One aspect of the Catholic faith, as well as many other local Vietnamese religions, is the emphasis on passing on the faith to the following generation. In both Vietnam’s local religions and Catholicism, continuing on the religion to children, and ensuring that they are well-informed and responsible to perpetuate the faith is of paramount importance. This idea of responsibility, however, is becoming less potent with the younger generations of Vietnamese. In “Globalizing Vietnamese Religions” by Hoskins and Ninh, the authors claim that “the idea that religion is ‘inherited’, as part of a family tradition that remains unchanged throughout the lifespan, has become unpopular, even among young people who perform ancestral rituals to show respect to their parents.” Younger Vietnamese, in general, do not feel a sense of obligation to continue their religion through their children.

As has been demonstrated, the changes in the perspective of the Vietnamese Catholic communities in the United States are a manifestation of the different experiences of older and younger Vietnamese Americans. Younger Vietnamese Americans are losing touch with older Vietnamese. Crucially, the transition in what the Catholic Church means to Vietnamese people living in America has changed. For many of the older Vietnamese who experienced the Vietnam War first-hand, the Church was a place of refuge from the conflict. The Church meant solace amid danger, and calmness amid chaos. The Catholic Church continued to serve this role for the Vietnamese who immigrated to the United States in that the Church still represented a refuge of familiarity amid a foreign place filled with often hostile people who did not appreciate the Vietnamese’s company and presence. However, this view of the Church is not the view held by many younger Vietnamese Americans. The younger Vietnamese Americans have been removed from the goriest aspects of the Vietnamese War. For the Vietnamese Americans that were born in the United States, their experience of Vietnamese conflict is largely second-hand; their participation in the conflict is contingent on their family’s and community’s experience of the war. Thus, the younger Vietnamese Americans do not see the Church as a place of refuge for themselves, and can only see it as a place of refuge for their older relatives. Now that the Vietnam War has concluded, and numerous Vietnamese communities throughout the United States have largely been normalized as ordinary, and not different from any other generally accepted immigrant community, the Catholic Church for these younger Vietnamese no longer means solace from conflict and no longer bears nostalgia as it did for many first-generation Vietnamese. For many younger Vietnamese Americans, the Catholic Church does not have much personal importance at all, and there is a clear dissonance about how the Catholic Church is viewed within Vietnamese communities.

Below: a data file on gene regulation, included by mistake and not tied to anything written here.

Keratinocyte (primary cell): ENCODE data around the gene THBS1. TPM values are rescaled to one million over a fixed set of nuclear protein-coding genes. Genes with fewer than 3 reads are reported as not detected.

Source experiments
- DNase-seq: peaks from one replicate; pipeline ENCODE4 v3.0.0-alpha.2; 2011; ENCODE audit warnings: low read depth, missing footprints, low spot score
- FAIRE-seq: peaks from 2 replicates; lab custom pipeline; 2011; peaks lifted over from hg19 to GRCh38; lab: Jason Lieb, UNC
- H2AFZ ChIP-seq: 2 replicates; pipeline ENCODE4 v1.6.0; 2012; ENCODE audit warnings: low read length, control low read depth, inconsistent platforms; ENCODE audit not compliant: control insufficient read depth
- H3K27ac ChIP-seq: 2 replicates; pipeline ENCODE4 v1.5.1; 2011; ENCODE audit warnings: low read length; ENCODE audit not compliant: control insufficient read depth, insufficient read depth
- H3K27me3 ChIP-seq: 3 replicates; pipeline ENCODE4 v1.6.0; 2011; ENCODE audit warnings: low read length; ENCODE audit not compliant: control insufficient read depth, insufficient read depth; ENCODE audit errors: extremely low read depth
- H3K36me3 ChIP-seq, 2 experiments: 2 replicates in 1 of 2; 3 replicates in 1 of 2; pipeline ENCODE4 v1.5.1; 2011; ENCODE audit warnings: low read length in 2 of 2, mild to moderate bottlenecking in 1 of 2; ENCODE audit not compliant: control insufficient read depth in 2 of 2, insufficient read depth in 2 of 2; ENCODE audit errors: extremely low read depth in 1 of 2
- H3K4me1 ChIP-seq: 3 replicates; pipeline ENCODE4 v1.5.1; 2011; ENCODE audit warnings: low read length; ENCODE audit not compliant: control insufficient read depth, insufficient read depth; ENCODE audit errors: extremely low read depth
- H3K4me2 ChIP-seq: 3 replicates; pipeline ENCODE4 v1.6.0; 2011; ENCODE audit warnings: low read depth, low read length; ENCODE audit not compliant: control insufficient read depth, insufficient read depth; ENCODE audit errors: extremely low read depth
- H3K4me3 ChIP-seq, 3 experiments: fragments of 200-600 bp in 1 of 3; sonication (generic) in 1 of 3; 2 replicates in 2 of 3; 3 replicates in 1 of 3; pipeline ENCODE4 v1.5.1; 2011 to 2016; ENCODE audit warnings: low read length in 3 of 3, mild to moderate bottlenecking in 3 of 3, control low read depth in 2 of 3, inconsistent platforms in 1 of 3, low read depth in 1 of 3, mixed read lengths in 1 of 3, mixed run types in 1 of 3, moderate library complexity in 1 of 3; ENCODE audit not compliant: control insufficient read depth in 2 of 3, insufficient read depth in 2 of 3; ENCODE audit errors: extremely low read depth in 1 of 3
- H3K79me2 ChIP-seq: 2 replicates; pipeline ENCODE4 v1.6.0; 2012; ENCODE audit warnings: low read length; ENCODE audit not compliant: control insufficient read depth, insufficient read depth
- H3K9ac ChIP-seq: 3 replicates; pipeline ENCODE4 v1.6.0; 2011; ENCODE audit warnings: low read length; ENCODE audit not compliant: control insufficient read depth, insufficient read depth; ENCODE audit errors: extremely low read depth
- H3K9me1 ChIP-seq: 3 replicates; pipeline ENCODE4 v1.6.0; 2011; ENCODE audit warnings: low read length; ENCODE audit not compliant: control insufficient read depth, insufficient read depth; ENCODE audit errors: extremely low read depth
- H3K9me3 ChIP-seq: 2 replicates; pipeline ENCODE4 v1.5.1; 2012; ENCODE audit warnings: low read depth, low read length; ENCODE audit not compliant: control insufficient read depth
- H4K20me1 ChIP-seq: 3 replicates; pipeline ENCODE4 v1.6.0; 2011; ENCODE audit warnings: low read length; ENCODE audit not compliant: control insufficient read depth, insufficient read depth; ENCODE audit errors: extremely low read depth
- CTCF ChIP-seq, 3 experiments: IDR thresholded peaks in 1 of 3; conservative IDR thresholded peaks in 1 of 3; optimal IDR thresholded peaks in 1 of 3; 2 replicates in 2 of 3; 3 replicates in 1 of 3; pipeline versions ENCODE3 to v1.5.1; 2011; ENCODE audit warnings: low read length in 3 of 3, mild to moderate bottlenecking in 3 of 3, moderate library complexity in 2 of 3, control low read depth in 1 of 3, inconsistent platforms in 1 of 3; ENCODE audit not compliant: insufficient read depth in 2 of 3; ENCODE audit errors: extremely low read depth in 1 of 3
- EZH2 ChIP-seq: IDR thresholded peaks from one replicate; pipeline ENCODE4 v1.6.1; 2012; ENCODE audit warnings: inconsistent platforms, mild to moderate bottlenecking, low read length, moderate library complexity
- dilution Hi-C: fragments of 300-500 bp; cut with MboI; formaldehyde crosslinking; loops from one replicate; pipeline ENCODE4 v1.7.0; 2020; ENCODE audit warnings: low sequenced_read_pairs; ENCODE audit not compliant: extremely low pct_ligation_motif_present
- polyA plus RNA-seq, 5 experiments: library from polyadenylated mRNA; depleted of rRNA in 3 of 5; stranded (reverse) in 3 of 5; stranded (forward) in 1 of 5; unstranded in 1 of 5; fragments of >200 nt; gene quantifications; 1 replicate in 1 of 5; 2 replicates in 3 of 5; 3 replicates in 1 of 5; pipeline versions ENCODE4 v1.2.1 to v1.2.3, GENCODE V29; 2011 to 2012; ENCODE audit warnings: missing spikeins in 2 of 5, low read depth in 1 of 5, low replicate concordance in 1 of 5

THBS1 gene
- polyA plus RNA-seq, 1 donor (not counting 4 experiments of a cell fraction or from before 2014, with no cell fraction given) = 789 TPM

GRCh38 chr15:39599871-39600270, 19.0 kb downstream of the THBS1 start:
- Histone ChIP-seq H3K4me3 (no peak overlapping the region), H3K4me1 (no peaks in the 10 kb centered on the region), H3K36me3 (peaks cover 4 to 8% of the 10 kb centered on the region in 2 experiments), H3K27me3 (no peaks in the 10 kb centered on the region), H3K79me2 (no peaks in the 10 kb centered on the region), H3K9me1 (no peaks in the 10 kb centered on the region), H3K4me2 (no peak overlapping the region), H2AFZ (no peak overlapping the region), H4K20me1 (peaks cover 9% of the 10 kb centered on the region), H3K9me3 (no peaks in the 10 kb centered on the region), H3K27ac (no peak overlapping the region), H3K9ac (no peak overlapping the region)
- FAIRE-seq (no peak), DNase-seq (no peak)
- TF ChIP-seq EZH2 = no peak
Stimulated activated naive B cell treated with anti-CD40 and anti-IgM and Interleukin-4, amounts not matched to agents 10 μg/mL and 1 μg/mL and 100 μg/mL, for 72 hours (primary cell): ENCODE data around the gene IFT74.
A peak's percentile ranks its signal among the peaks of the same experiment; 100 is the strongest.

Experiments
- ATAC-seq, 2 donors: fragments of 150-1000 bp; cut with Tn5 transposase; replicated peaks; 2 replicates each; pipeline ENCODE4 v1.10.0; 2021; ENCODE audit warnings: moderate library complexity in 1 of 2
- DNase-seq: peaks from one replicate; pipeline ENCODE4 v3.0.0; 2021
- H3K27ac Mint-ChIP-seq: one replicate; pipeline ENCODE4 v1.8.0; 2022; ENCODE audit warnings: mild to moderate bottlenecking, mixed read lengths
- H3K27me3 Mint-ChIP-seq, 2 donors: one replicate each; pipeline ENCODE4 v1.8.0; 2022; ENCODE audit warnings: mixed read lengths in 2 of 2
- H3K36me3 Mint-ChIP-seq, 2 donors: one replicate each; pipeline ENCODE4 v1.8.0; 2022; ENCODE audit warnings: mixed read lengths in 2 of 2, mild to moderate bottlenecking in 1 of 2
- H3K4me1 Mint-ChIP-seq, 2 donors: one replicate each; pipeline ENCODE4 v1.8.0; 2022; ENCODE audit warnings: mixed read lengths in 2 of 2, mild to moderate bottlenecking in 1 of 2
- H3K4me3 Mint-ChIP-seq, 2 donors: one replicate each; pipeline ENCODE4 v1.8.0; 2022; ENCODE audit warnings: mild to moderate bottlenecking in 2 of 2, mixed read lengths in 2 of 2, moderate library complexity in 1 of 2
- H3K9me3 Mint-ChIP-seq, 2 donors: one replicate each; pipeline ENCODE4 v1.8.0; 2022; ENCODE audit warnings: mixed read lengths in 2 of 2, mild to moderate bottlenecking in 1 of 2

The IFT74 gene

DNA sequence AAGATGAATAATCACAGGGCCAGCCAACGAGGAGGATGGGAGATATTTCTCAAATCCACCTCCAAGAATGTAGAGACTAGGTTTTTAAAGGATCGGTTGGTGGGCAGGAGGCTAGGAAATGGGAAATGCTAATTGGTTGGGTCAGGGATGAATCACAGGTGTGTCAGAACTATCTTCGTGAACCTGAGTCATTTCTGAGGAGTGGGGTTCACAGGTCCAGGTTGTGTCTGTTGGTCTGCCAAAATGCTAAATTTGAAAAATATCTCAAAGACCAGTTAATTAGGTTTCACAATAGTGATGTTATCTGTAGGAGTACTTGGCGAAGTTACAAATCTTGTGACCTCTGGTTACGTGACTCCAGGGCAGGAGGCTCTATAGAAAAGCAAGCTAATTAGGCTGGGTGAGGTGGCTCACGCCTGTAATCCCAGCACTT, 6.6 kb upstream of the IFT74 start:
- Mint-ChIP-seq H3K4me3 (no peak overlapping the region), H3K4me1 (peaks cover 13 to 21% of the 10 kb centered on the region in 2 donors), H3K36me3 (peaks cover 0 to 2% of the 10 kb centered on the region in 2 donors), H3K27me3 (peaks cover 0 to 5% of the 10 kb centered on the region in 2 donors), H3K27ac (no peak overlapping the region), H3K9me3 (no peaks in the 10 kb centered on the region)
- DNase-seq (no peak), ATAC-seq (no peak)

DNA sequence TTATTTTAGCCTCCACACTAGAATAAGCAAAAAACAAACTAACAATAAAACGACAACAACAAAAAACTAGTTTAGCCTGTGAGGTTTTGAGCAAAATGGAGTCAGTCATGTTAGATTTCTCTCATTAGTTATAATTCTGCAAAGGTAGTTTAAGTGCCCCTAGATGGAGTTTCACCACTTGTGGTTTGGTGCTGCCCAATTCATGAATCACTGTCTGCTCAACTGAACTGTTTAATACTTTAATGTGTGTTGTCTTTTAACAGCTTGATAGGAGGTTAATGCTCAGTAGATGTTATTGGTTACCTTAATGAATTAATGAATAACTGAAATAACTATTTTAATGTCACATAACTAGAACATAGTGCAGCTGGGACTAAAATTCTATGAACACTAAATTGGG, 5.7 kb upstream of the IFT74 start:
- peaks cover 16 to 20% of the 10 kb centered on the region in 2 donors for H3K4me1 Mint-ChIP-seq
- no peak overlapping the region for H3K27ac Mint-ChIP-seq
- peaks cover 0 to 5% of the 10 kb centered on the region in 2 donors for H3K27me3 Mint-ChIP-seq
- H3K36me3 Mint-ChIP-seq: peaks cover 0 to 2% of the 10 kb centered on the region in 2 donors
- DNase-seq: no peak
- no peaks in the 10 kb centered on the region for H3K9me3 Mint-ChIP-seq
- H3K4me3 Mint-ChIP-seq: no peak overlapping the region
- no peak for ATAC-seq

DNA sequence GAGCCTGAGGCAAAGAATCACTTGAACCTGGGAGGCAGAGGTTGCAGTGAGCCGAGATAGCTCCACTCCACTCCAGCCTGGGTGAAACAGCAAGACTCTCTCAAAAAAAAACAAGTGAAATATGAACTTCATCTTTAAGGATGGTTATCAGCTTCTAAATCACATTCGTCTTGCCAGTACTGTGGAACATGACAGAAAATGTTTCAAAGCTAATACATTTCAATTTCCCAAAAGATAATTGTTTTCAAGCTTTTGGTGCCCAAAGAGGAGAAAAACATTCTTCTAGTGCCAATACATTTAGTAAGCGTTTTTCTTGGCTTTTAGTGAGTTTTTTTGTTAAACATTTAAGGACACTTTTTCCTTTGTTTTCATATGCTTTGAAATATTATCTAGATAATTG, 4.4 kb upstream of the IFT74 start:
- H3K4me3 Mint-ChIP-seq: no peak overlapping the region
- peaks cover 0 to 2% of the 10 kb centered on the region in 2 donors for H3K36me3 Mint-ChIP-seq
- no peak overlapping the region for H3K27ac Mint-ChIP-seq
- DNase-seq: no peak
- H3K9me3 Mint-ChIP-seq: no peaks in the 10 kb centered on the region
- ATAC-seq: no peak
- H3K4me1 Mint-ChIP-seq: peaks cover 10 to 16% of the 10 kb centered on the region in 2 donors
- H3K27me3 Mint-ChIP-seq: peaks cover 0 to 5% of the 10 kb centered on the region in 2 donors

Younger Vietnamese Americans have responded to this conflict of identity by taken up trying to establish a new, unique identity for themselves. This identity is largely manifested through a blend of Vietnamese and American ideals, and not entirely adhering to one set of ideals over another. This is made evident in several different ways, such as straying from the rigid rules of preparing traditional Vietnamese cuisine to add American elements to appeal to a more Americanized audience. Also, the increased prevalence of English being used within a Vietnamese American Catholic mass demonstrates a clear shift in the target audience of Vietnamese personal parishes. These parishes are tending to move away from solely using Vietnamese in the liturgy in favor of a mix of Vietnamese and English, and oftentimes only English, to appeal to the younger generations of Vietnamese Americans who are only proficient in English and lack a concrete understanding of Vietnamese. All of these changes made by and for younger Vietnamese Americans demonstrate how Vietnamese American culture is changing generationally.


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The Vietnamese American experience is different with each generation, and the culture adapts to those differences. The next generation of Vietnamese Americans will certainly express their joint Vietnamese and American heritage much differently than today’s generation. It is therefore of paramount importance to analyze Vietnamese Americans within the context of time, an unignorable dimension to the Vietnamese American experience. Vietnamese American culture is not static, but rather highly dynamic, and the lens of Catholicism is useful for identifying those cultural changes.